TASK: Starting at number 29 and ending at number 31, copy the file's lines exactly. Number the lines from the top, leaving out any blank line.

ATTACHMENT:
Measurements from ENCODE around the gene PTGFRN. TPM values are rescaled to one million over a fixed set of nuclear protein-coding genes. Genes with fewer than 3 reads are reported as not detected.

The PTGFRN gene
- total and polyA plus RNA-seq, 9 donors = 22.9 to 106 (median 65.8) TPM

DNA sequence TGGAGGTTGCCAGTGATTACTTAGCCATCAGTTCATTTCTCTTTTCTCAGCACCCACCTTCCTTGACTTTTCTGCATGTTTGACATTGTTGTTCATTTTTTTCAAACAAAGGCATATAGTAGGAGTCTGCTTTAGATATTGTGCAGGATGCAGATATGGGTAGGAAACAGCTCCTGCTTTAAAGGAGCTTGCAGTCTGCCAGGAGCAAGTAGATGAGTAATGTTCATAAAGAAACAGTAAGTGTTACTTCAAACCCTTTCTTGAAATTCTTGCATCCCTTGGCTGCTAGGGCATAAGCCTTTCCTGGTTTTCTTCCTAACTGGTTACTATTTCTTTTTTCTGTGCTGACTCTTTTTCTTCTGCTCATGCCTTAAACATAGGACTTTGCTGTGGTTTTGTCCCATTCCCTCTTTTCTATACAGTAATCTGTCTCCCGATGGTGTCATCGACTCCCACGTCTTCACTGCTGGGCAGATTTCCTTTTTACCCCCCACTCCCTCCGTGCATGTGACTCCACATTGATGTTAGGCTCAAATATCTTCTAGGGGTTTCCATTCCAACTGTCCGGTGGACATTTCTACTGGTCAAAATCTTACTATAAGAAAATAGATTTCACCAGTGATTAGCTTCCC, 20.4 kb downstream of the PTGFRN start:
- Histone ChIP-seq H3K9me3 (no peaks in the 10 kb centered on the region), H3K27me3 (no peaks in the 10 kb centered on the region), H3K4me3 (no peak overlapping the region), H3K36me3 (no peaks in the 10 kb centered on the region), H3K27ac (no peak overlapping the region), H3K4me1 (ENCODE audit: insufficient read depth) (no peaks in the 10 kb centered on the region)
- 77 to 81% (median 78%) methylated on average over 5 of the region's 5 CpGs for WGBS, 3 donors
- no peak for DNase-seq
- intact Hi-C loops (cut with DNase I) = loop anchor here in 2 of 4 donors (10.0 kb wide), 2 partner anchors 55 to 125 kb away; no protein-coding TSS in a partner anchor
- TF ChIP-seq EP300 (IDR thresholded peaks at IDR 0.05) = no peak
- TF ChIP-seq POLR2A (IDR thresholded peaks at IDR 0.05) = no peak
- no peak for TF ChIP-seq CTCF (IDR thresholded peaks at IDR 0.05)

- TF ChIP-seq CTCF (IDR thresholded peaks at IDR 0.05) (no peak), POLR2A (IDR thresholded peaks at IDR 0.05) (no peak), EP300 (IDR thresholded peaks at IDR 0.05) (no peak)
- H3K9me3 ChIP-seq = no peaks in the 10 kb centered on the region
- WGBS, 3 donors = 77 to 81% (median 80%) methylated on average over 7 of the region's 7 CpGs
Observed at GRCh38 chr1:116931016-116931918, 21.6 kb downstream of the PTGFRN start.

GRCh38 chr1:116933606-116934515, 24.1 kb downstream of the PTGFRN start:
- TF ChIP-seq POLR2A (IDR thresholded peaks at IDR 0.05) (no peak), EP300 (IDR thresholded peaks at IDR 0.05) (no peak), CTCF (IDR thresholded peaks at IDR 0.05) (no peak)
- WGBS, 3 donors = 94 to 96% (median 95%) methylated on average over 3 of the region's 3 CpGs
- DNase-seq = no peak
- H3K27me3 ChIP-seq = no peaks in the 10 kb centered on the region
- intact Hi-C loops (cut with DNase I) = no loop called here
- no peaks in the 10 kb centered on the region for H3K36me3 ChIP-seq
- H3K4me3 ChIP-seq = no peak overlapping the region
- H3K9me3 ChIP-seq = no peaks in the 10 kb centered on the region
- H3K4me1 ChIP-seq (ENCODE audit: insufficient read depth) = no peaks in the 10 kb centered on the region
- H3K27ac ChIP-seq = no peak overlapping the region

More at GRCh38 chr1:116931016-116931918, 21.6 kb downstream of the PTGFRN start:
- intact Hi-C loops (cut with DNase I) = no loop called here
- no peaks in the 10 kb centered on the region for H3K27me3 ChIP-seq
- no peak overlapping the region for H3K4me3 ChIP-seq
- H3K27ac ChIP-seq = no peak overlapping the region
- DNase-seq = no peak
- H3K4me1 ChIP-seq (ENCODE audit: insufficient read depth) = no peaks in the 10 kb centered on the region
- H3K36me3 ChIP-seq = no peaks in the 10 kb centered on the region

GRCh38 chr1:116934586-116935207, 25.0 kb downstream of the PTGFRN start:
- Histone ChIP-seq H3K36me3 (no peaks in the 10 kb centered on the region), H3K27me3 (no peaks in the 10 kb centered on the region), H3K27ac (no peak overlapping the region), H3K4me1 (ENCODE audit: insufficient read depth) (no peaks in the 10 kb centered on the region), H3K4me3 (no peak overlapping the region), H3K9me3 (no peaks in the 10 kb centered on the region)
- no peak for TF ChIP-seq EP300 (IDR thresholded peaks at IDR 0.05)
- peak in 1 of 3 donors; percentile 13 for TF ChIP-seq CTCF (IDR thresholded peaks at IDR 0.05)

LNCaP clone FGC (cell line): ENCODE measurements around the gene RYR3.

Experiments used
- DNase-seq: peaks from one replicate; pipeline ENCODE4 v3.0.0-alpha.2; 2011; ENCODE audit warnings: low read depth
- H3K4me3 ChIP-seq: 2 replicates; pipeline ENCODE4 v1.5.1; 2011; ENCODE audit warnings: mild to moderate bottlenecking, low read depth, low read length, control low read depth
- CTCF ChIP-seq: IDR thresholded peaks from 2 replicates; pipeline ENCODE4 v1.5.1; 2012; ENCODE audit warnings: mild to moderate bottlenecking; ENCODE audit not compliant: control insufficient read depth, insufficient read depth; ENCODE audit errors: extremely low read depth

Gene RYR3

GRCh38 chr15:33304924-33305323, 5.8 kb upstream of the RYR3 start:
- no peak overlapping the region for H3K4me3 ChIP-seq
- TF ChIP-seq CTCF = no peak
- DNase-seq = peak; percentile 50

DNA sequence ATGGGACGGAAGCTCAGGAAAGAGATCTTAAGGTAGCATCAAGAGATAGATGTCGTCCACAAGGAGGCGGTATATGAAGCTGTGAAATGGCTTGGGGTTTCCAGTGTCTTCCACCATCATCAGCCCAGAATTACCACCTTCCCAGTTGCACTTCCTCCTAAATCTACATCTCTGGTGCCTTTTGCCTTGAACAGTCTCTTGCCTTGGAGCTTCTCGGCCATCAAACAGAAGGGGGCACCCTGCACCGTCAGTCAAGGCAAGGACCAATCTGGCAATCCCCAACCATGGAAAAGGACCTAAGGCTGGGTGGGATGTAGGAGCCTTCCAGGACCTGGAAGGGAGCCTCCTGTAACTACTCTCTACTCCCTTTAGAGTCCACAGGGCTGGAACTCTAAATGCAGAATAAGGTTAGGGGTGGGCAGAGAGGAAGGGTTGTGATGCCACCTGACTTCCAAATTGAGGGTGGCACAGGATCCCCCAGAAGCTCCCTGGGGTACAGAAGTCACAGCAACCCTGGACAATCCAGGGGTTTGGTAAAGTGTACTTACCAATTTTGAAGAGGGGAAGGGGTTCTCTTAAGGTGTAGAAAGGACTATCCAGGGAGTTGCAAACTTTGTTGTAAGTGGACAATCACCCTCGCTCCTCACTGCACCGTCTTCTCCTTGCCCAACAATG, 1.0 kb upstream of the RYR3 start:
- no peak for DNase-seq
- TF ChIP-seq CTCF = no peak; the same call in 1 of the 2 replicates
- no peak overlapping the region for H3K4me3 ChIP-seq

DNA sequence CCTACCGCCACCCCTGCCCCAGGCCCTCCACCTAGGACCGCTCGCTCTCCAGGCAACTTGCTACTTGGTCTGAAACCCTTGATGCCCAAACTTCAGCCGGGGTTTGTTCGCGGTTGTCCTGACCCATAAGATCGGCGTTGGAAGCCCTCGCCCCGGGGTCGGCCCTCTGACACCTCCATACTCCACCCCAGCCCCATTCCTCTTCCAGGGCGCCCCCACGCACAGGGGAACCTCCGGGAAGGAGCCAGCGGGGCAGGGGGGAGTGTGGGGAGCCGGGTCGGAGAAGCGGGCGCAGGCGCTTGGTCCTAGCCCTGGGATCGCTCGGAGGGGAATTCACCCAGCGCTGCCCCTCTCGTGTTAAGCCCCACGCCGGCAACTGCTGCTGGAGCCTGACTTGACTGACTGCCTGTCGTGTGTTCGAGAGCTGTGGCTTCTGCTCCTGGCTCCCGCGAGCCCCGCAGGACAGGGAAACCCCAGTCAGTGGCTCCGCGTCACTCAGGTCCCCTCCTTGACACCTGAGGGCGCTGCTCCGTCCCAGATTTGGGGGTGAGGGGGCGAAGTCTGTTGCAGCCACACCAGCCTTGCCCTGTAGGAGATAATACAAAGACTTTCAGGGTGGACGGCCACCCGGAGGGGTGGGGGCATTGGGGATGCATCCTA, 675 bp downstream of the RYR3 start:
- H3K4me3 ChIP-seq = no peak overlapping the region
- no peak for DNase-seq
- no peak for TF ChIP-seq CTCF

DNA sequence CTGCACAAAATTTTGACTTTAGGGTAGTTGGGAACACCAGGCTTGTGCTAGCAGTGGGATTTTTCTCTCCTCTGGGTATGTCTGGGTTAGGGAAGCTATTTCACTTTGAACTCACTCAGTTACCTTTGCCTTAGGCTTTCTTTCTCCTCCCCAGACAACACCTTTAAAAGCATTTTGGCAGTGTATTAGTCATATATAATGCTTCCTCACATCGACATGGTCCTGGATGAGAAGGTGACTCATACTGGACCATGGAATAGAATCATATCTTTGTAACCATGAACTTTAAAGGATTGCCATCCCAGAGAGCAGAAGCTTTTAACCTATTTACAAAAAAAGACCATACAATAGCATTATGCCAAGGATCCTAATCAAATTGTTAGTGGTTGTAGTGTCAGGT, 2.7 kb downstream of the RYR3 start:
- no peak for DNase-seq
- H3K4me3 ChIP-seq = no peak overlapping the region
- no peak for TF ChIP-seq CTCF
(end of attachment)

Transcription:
- no peaks in the 10 kb centered on the region for H3K27me3 ChIP-seq
- no peak overlapping the region for H3K4me3 ChIP-seq
- H3K27ac ChIP-seq = no peak overlapping the region